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World powers reached a historic deal to slow Iran’s nuclear ambitions in exchange for sanctions relief.
Several world powers have been in talks with Iran for more than a decade about its nuclear program. Now, after more than a year of missed deadlines, the United States, along with Britain, China, France, Germany, and Russia, have reached a deal with Iran to to curb its nuclear program in exchange for billions of dollars in economic sanction relief.
Iranian Foreign Minister Javad Zarif said the deal was “historic” and a “win-win solution,” but added it was “not perfect.” He said it marked a “new chapter of hope.”
Under the framework reached in April, Iran agreed to make significant changes to its nuclear infrastructure that would make it nearly impossible to build a weapon. The agreement outlines, among other things:
The amount of nuclear fuel Iran can keep in the country for the next 15 years
The kind of research and development it can do on centrifuges and other nuclear equipment
The redesign of a nuclear reactor and enrichment site
Regular access for international inspectors to all of Iran’s nuclear facilities
Check out more highlights from the 159-page agreement here.
Iran insists its nuclear program is peaceful and says it is working with the United Nations’ International Atomic Energy Agency to clear any doubts. Critics believe the deal leaves too much of Iran’s nuclear infrastructure in place and overlooks Iran’s destabilizing role in the region. Israeli Prime Minister Benjamin Netanyahu called the agreement a “historic mistake.”
And a little extra.
The just-reached agreement must still get final approval from the U.N. Security Council. Iran’s supreme leader still needs to endorse the deal. And due to delays, Congress will have 60 days, instead of 30, to approve or reject the deal. Obama said he would veto any legislation that would block the deal.
For more, BuzzFeed News’ Hayes Brown has a timeline of how we got to an Iran nuclear deal.
WE’RE KEEPING AN EYE ON
President Obama granted clemency to 46 people convicted of nonviolent drug offenses.
The 46 men and women serving long sentences in prison for nonviolent drug offenses will have their sentences expire this year on Nov. 15 and be released early, the U.S. Justice Department said.
“The latest round of commutations comes before Obama is set to visit a federal prison in Oklahoma on Thursday, the first such visit by a sitting U.S. president,” the Washington Post writes. Monday’s 46 commutations is the most in a single day since President Lyndon B. Johnson. Obama’s total of 89 commutations is more than the last four presidents combined.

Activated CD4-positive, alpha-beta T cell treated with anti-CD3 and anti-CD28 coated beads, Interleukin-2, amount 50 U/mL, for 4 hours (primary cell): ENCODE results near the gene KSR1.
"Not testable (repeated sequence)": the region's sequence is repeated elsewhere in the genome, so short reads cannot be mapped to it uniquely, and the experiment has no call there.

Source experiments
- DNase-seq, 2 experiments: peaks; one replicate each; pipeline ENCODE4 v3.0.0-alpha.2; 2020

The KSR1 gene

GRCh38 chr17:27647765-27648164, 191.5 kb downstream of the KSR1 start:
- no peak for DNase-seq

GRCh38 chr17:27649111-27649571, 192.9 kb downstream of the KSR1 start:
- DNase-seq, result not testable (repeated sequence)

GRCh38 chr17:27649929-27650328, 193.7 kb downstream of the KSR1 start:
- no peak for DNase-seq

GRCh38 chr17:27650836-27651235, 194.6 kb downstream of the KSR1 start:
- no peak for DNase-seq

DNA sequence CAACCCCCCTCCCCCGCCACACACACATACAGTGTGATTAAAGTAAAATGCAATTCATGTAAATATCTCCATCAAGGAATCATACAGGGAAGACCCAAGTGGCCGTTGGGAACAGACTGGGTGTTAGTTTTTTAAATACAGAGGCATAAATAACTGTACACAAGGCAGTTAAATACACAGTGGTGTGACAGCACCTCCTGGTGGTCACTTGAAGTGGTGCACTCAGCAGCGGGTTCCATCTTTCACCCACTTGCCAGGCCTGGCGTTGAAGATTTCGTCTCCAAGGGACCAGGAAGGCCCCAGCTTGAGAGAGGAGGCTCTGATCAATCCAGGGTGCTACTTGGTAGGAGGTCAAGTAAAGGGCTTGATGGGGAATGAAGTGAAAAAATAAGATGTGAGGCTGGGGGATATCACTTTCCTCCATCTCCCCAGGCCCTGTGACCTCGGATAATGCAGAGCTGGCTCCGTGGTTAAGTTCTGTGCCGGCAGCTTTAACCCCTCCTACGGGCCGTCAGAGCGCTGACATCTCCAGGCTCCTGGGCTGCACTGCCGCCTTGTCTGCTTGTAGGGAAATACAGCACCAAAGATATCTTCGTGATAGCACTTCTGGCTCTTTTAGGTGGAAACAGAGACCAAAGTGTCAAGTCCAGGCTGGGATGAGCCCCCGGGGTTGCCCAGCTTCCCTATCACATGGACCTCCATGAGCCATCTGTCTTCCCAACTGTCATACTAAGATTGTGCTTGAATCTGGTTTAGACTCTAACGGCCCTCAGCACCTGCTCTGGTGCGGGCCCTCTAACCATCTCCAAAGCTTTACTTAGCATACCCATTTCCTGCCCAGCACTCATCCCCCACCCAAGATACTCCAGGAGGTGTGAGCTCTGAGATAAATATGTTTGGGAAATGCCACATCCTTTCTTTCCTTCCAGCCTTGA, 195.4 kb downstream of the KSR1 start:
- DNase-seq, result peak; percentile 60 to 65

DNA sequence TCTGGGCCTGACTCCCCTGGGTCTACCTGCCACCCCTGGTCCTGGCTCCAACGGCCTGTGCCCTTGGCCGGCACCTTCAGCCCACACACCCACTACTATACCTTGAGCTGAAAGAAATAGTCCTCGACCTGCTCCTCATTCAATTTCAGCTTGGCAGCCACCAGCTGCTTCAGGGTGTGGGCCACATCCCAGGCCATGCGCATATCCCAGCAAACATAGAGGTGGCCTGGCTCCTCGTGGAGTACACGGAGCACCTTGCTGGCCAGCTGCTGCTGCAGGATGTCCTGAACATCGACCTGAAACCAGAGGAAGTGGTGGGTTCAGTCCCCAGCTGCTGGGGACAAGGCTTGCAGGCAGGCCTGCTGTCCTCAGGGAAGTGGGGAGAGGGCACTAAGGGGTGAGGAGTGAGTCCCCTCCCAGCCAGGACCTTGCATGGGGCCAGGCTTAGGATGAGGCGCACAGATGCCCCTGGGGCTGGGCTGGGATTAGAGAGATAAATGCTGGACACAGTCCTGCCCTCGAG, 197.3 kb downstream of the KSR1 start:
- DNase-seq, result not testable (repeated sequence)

The commutations by Obama are meant to serve two purposes. The first was to “correct the sentences of inmates serving time under old guidelines that no longer apply to newly sentenced prisoners and the other was to push Congress to enact changes to the criminal justice system a growing bipartisan coalition of advocates and the White House have been pushing for years,” BuzzFeed News’ Evan McMorris-Santoro writes.
DID YOU HEAR ABOUT THIS?
The U.S. is considering a plan that would allow transgender people to serve openly in the military.
“The Defense Department’s current regulations regarding transgender service members are outdated and are causing uncertainty that distracts commanders from our core missions,” Defense Secretary Ash Carter said in announcing the six-month review of the country's ban on transgender people serving openly in the military.
The review comes as a handful of active service members have come out publicly as trans, including Jamie Lee Henry, a doctor and major in the Army’s Medical Corps, who spoke with BuzzFeed News last month.
Drug lord El Chapo’s escape from a prison in Mexico was so stealthy the neighbors didn’t even notice.
People who live near the prison where Mexico’s best-known drug lord, Joaquin Guzman Loera, known as “El Chapo,” escaped Saturday are baffled as to the official version of events, BuzzFeed News’ Karla Zabludovsky reports from Almoloya De Juarez, Mexico.
However, there are “increasing signs that something was amiss,” Zabludovsky writes. As early as 16 months ago, the U.S. had warned Mexican authorities of escape plots. Mexican President Pena Nieto remains in France on an official visit. Guzman was also known as a master escapist, having escaped from prison in 2011.
Guzman remains at large. The Mexican government has launched a massive manhunt and is offering $4 million for information leading to his capture.
Quick things to know:
New York City agreed to pay $5.9 million to the family of Eric Garner, who died last year in a police chokehold after saying "I can't breathe." (New York Times)
The Chinese government launched a mass crackdown on lawyers and activists in an unprecedented sweep, and has arrested around 100 people since July 9. (BuzzFeed News)
The executive committee of the Boy Scouts of America voted unanimously last week to end the ban on gay leaders in scouting. A final vote is on July 27. (BuzzFeed News)
A county in Missouri voted to lower flags “below half staff” to mourn the Supreme Court’s June 26 decision to legalize same-sex marriage. (BuzzFeed News)
Take a look inside the wonderful world of flight attendant internet. (BuzzFeed News)
Prices rise at Starbucks and Chipotle as workers get raises. (BuzzFeed News)
Get rich or file for bankruptcy: 50 Cent filed for bankruptcy protection. (Wall Street Journal)
Go Set A Watchman, Harper Lee’s long awaited follow-up to To Kill A Mockingbird, is released today. And there might be a third novel. (BuzzFeed)
“Pluto may not be a planet anymore, but it’s still a big deal in our hearts,” BuzzFeed’s Kelly Oakes writes. Now we’re getting a chance to see it up close for the first time as NASA’s New Horizons spacecraft flew right by Pluto this morning. We’ve never visited the dwarf planet before, so it’s a pretty significant occasion.